Date and time
Monday 7 November 2022
16:00 - 17:30 (London GMT)
19:00 - 20:30 (Ankara UTC+3)
Institute for Mediterranean Studies, FORTH at Rethymno
What were the material realities of Christian prayer for the early byzantine population in Anatolia? What position did written language and its depiction hold in this process? In 2016, an early Byzantine ceramic plate bearing an inscription with parts of the text of the Lord’s Prayer was found in the excavations at Amorium, one of the most important Byzantine cities of Anatolia. This small inscribed plate fragment allows us to revisit such questions. During our seminar, the graffito inscription will be discussed in detail and in light of the identification of the text with the Lord’s Prayer as preserved from the Gospels of Matthew and Luke, making it an extremely rare find in the surrounding of Asia Minor. The inscribed vessel will be examined as an object within its possible context, ecclesiastical, domestic or other, through comparison with other known examples of inscriptions bearing the Lord’s Prayer text. Finally, we will elaborate on the possible uses of the Lord’s Prayer in day-to-day life and the materiality of prayer for Christians during the early Byzantine period between the fourth and seventh centuries.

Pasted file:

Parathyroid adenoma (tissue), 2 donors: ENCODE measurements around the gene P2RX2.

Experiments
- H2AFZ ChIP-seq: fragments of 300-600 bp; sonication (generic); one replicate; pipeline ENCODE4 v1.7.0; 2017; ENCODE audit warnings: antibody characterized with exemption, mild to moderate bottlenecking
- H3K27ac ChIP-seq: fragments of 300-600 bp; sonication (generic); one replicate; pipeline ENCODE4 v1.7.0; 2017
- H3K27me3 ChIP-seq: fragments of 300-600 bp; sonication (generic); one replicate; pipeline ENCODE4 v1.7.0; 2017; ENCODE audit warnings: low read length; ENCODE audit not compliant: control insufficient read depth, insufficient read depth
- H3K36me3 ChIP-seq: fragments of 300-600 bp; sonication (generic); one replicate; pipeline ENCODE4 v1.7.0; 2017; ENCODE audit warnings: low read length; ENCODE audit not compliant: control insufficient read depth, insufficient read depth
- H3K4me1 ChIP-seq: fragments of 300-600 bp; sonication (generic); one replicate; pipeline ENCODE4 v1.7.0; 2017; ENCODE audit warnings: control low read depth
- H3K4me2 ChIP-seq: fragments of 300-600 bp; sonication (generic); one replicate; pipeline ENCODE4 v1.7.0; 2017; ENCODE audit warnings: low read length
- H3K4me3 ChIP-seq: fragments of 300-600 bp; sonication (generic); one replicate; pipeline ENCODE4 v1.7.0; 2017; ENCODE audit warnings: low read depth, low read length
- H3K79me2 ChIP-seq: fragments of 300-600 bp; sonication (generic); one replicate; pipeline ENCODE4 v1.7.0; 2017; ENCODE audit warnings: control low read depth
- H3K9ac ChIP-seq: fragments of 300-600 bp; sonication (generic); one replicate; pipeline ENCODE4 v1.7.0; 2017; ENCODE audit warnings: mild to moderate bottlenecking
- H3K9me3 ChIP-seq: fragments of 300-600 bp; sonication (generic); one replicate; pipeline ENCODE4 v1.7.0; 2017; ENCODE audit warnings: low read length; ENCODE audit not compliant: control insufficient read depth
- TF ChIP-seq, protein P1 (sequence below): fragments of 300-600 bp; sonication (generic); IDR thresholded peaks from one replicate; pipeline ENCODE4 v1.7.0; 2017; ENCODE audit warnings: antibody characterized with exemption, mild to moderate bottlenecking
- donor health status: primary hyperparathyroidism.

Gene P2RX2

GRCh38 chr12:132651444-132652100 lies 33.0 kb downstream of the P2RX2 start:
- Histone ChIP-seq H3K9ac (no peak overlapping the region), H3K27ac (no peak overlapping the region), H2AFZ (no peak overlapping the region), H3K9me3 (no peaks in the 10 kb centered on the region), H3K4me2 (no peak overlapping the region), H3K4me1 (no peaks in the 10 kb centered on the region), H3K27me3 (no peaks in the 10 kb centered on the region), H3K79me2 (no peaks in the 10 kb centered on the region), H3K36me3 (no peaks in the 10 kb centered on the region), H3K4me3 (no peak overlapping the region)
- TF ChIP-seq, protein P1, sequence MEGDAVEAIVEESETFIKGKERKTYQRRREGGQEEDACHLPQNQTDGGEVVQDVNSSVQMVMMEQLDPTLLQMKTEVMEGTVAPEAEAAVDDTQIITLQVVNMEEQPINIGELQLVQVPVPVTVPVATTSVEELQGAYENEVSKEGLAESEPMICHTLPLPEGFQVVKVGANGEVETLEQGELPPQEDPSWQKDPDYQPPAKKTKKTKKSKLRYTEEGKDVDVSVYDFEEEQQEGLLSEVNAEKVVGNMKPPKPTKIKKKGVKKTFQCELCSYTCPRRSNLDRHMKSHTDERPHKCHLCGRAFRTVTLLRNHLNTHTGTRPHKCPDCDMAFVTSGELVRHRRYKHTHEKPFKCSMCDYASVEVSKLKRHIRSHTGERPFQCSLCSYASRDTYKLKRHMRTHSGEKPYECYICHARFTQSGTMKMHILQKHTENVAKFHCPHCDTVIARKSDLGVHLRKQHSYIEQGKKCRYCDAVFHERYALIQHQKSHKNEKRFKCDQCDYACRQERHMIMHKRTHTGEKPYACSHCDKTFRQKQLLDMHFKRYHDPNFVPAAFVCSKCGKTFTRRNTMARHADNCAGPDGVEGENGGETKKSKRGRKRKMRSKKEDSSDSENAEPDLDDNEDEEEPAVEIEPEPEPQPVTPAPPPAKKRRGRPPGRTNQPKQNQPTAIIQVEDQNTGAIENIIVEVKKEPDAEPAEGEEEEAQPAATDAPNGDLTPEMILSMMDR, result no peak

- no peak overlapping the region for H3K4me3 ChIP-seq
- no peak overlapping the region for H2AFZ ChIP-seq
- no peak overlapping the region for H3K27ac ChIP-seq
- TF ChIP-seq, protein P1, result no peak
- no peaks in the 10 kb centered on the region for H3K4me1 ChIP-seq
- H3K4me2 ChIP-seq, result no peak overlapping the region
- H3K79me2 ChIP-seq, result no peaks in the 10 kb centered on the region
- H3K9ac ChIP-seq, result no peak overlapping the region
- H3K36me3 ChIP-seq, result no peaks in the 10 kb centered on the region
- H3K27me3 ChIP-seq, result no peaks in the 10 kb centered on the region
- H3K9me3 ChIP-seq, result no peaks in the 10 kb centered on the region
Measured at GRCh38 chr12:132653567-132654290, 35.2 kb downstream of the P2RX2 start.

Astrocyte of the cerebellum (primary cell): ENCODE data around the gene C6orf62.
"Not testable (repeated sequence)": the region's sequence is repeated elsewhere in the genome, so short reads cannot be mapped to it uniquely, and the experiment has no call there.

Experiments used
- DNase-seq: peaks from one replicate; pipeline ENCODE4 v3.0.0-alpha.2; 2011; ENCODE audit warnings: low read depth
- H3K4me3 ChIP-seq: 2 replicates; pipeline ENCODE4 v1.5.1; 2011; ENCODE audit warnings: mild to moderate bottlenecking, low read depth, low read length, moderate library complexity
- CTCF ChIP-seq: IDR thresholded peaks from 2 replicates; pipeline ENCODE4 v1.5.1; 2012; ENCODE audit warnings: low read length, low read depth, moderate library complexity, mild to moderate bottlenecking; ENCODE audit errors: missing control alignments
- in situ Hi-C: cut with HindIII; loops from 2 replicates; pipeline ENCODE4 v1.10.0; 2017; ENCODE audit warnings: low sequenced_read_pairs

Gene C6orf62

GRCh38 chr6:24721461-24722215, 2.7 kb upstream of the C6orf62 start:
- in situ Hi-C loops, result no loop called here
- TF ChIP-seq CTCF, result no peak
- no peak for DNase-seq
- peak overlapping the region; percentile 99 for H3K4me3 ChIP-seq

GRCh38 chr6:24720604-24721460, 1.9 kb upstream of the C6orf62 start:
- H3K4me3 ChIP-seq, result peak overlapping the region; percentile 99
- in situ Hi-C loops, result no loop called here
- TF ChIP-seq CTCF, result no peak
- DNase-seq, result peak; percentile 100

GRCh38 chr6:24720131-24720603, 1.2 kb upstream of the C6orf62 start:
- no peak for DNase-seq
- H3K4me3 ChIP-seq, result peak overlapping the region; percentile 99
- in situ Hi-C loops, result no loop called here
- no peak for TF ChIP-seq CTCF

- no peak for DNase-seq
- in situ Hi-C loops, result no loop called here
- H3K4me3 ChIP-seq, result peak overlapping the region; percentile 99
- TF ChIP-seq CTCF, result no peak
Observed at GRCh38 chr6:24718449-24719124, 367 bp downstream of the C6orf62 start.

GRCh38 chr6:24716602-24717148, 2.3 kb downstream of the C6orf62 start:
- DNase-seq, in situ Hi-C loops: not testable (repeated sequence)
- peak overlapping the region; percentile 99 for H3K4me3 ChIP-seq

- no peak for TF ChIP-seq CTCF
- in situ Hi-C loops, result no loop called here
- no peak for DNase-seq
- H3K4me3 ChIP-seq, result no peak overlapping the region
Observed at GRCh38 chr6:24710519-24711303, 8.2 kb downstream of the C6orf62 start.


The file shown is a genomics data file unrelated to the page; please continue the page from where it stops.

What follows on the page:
Nikos Tsivikis is an archaeologist specialising in the study of late antique, byzantine and medieval material culture. He studied at the University of Crete, where he earned his PhD in 2016. Since 2021, he has directed the project “BALAA - Byzantine Agricultural Landscape across the Aegean” at the Institute for Mediterranean Studies, FORTH at Rethymno. He is a senior member of the Ancient Messene Project in Greece and the Amorium Project in Turkey and has been publishing on material culture from both sites, bridging the byzantine experience in the distinct environments of Anatolia and mainland Greece. His monograph entitled 'Urban Transformation, Christianization and Ruralization in Late Antique Peloponnese: the case of Byzantine Messene' is scheduled to appear soon by the Byzanz zwischen Orient und Okzident series in Mainz.